Myanmar looks set to be the next Asian jurisdiction to open its doors to IRs as the government seeks to attract much needed tourism dollars, with experts in the region predicting strong interest from potential investors.
The Gambling Bill 2018 has been passed by the Lower House of the Parliament and is now with the Upper House for revisions and will allow foreigner-only casinos to operate in the south-east Asian country, formerly known as Burma.
Currently, gambling businesses are banned under the Gambling Law of 1986, although several small casinos operate on the coast of Tanintharyi and along the borders with China and Thailand, to which the government turns a blind eye.
“Significant changes are being proposed in relation to gambling in Myanmar. The country has seen a paradigm shift in the last few years with more liberalised policies being pursued,” says William Greenlee, partner and managing director of the Myanmar unit of DFDL, a specialist law firm. “Once the proposed amendments enter into force, the landscape is set to change radically.”
It is not a coincidence the casino liberalisation comes at a time when Myanmar’s currency is plummeting - the kyat has lost 12 percent of its value against the US dollar since June - and encouraging foreigners to spend will help draw important foreign reserves into the country.
The government will also benefit from income on casino licenses and additional taxes on casino operations which will help offset the massive budget deficit, expected to hit K4.9 trillion ($3.1 billion) this year. The measures are also expected to attract more tourists, with some figures indicating only around 270,000 tourists visit the country annually. Political unrest and insurgent uprisings have hit visitor arrivals.
Two legitimate casinos currently operate at island resorts Tha Htay Island and Yadana Island, near Kawthaung in the far south of Myanmar, which were set up under a pilot scheme by the military junta in the 1990s.
“As a case in point, the casino operating in Grand Andaman Resort Hotel on Tha Htay Island has been functional for 20 years now, with over $12 million in tax receipts paid to the regional government,” Greenlee says.
The new law envisages a situation where casinos operate alongside a hotel and are open to foreign nationals only.
“Foreign casino investors have displayed notable enthusiasm and fervour over the past few years to invest in casino activities in Myanmar,” says Greenlee. “What the Government is perhaps looking towards is the development of Integrated Resorts or similar in Rangoon and potentially investment into its tourism centres along the coast and inland.”
Casinos in border areas would easily attract clients from neighbouring Thailand and China, where gambling is illegal.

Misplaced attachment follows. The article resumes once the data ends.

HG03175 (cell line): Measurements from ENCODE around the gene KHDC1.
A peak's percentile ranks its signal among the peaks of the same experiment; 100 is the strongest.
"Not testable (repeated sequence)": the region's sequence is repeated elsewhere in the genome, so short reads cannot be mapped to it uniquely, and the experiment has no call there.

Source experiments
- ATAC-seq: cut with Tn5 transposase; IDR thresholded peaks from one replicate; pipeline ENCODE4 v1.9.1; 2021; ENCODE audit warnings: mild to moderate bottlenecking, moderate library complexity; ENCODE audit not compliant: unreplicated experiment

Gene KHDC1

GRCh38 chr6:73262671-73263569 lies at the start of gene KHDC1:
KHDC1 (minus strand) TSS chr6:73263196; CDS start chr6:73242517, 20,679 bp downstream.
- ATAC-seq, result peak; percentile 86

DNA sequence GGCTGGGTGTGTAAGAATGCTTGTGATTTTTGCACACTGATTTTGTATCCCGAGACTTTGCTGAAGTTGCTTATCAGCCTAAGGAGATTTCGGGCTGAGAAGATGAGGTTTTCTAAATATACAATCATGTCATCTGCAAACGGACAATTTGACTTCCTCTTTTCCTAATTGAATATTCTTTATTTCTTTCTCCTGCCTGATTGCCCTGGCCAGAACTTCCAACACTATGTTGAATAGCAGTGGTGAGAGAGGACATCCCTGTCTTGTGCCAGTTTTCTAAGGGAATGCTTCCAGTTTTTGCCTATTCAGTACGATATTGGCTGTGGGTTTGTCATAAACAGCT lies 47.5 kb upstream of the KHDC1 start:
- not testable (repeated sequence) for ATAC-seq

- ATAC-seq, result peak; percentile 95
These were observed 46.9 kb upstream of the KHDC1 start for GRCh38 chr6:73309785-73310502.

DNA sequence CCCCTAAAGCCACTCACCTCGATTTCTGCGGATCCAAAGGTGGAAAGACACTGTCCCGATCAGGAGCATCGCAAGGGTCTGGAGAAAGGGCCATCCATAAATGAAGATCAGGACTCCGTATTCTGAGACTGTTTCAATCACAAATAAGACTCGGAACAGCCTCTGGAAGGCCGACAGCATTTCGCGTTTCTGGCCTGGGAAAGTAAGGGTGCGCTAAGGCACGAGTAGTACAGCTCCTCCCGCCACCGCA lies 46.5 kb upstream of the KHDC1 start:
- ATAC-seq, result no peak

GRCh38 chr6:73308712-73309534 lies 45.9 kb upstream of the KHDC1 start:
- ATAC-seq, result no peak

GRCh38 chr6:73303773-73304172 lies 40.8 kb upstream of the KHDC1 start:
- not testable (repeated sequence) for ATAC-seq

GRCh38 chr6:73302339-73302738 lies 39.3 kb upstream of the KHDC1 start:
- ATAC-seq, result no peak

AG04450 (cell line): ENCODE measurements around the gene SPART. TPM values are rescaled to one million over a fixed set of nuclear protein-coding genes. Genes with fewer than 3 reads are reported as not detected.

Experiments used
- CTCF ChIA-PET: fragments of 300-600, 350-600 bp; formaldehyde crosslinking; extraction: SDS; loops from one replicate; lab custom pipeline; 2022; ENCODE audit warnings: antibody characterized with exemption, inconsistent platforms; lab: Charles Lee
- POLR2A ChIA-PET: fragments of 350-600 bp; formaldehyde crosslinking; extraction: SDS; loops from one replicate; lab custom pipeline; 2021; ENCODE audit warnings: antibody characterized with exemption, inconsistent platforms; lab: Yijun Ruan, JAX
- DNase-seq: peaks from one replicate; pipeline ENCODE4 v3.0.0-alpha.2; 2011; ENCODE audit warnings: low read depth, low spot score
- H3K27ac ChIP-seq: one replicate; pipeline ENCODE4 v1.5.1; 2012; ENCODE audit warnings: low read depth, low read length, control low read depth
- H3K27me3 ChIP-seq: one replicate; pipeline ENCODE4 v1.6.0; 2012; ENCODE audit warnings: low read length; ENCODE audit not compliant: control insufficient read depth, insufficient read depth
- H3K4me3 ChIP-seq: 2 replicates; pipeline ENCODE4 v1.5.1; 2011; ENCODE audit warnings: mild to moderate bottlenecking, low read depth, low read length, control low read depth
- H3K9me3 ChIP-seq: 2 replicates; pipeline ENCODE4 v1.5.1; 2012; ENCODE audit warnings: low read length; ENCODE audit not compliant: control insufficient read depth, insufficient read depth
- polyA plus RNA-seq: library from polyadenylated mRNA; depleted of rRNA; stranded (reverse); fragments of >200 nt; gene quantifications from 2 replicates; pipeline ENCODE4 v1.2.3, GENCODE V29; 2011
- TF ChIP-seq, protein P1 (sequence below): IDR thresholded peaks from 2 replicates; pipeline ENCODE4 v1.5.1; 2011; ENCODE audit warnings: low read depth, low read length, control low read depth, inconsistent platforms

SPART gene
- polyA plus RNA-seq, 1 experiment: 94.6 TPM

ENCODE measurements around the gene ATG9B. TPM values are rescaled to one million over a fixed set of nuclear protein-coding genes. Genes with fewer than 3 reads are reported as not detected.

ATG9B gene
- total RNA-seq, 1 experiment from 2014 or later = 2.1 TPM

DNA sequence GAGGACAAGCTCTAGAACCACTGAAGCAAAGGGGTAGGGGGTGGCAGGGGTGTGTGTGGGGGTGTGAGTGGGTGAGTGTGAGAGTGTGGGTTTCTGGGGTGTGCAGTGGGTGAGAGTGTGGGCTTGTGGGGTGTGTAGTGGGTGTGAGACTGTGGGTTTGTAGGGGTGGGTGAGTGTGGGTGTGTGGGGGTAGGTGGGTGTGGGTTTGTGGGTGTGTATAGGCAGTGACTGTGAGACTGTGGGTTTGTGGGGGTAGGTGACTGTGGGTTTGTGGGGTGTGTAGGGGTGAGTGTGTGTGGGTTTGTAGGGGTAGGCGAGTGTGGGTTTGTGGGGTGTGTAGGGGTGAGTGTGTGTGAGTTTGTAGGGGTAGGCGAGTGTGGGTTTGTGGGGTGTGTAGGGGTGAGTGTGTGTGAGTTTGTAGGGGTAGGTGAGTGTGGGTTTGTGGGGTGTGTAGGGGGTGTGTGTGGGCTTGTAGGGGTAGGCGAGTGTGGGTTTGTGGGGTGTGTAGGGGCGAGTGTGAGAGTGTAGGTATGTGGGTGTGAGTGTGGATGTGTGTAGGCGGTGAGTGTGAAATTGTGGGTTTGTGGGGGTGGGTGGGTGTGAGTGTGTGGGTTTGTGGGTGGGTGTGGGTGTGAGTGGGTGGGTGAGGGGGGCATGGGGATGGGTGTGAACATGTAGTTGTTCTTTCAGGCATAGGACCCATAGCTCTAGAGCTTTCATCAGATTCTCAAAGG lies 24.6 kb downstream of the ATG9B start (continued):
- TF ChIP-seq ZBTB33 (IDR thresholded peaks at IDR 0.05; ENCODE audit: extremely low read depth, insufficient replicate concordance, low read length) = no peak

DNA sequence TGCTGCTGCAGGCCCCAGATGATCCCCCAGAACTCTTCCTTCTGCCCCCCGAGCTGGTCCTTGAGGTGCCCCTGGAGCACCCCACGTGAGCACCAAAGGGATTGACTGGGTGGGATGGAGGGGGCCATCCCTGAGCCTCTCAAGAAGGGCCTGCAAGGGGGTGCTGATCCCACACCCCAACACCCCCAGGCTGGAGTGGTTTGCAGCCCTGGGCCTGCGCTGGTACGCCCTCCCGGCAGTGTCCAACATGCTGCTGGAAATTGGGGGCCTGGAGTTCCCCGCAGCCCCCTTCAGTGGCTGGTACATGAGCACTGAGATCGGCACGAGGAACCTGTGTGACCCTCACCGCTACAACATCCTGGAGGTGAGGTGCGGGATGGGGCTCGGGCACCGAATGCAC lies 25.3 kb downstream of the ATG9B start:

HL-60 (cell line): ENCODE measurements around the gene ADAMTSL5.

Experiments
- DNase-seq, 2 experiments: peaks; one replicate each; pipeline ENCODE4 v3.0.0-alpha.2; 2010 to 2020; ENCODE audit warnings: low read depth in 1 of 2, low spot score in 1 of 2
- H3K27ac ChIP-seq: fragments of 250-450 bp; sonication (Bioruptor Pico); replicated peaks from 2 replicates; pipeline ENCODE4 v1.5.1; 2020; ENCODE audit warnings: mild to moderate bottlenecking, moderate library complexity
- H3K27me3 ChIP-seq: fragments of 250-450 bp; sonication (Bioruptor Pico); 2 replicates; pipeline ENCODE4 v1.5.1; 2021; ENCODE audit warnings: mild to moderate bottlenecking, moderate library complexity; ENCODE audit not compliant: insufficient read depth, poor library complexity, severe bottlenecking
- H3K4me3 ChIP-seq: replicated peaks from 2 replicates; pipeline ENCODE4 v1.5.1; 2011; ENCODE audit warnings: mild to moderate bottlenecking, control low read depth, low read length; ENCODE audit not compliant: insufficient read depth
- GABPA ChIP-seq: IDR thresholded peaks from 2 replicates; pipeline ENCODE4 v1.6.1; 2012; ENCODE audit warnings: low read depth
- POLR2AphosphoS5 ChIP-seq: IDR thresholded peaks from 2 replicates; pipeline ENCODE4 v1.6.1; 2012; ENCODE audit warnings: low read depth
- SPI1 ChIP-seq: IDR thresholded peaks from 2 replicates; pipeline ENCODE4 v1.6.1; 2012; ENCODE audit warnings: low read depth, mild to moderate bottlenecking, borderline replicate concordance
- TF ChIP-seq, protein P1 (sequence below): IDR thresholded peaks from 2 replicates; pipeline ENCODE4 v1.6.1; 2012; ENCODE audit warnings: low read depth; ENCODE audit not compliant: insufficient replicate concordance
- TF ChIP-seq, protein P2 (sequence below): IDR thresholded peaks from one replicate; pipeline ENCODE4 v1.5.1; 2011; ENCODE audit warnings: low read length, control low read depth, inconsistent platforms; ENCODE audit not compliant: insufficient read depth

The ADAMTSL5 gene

The government has also said it is planning to upgrade Kawthaung airport to handle international flights to allow more tourists to visit the beautiful Myeik archipelago and Tanintharyi region in the south.
“As far as locations are concerned, obviously, Rangoon would be the preferred location, and you can imagine a group trying to negotiate a NagaWorld-style monopoly in the commercial capital of Myanmar,” says Tim Shepherd, Director of Fortuna Investments, referring to the monopoly enjoyed by NagaCorp’s property in a 200km radius of the Cambodian capital Phnom Penh.
“After that would come the resort towns both inland and coastal. Also Myanmar's relations with China will be important to growth, anyone who has visited Sihanoukville (Cambodia) in the last 12 months knows the vast scape of the investment coming from China into the resort and casino business supported by flights every day from Chinese cities.” Some 30 casinos operate in Sihanoukville and 70 more are under construction.
Potential investors are not yet known and the investment required for an IR can vary. “Silver Heritage's project in Nepal, called Tiger Palace, cost less than US$100 million, while the casinos in Vietnam must put down US$1 billion, so that would be the range,” adds Shepherd.
The new legislation is not expected to affect the existing small, border hotel casinos, predominantly clustered near the Thai and Chinese borders, notably in towns such as Mong La and Muse in Shan State and Myawaddy in Kayin.
These are operated on licenses granted at a local level by provincial government and security forces to operators from across Asia - usually Thai and Chinese investors, and local businessmen. “The Myanmar government’s recent approval is therefore interesting but I doubt it will impact any of the operations of the existing casinos along the borders,” adds Shepherd.
However, casinos are not always welcome in Myanmar. Hundreds of people, including monks, protested in January in Myawaddy on the Thai border against the continued operation of the illegal casinos there. The area has seen a high social cost in rising crime and substance abuse as local people are drawn to gambling.
“A significant development in the amended law proposes that casinos may only be open to foreign nationals and not Myanmar citizens. It remains to be seen if this will hold true upon enactment of the law, and what kinds of implications this categorization may bring to bear on wider Myanmar society,” adds Greenlee.
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